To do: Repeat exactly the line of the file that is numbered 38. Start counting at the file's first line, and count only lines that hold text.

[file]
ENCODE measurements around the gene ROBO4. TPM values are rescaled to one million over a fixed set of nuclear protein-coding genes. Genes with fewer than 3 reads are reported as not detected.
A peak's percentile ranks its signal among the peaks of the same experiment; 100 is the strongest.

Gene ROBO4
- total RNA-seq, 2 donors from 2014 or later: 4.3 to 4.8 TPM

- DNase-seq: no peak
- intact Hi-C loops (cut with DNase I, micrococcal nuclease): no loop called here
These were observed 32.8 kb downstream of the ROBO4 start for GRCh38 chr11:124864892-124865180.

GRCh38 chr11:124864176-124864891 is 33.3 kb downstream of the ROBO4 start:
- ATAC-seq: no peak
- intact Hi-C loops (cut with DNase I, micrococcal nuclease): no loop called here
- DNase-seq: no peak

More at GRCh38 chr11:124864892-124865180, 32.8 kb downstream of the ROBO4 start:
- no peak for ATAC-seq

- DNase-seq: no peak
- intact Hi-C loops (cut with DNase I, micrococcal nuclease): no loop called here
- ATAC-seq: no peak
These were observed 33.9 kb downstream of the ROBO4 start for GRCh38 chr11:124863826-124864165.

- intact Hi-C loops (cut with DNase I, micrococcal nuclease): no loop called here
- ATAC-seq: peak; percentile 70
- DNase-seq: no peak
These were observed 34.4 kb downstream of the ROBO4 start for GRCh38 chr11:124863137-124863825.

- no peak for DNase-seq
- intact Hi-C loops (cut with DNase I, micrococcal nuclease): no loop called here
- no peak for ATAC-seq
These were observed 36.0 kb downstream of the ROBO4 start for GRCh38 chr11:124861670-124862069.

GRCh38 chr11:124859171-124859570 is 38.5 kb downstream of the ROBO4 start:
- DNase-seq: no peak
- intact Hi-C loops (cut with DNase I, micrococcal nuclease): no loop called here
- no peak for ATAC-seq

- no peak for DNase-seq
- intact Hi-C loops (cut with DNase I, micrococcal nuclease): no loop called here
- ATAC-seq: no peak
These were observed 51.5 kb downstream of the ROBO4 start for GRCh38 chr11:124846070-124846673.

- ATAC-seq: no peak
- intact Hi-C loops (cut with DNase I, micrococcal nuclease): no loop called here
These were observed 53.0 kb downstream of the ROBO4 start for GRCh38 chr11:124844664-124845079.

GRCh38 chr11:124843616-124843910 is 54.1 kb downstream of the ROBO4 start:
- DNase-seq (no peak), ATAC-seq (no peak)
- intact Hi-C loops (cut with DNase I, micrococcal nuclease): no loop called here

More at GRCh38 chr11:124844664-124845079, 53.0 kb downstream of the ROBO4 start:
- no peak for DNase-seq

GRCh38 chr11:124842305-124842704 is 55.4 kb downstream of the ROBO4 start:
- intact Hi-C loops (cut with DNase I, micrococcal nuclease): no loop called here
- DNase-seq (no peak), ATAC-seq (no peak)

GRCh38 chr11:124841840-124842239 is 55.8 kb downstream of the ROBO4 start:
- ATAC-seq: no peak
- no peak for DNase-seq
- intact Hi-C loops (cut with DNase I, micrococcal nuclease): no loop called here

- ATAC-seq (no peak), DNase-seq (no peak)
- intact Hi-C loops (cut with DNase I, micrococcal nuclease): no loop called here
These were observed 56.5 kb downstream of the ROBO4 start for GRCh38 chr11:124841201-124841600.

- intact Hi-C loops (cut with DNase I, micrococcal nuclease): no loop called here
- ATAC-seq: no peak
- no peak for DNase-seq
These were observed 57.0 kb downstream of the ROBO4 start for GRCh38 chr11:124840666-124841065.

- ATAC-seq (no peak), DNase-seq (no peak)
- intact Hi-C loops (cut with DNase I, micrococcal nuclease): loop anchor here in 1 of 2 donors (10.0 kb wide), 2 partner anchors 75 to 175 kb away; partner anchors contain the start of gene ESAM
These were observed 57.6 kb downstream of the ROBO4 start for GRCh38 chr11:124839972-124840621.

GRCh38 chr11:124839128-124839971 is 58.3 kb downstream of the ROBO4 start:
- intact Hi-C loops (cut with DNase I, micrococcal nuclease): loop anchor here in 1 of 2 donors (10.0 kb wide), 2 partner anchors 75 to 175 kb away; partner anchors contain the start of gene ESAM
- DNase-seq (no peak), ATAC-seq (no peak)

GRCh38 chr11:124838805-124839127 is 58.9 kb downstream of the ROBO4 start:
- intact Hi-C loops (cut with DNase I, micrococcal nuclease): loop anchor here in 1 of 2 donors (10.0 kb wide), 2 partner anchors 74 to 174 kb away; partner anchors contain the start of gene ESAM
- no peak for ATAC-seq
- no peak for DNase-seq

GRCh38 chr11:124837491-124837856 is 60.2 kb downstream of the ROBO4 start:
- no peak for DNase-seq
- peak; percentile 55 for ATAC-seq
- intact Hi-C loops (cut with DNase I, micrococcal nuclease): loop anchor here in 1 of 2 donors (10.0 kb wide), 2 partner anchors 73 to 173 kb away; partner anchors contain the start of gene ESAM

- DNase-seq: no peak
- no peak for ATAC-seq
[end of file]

- DNase-seq (no peak), ATAC-seq (no peak)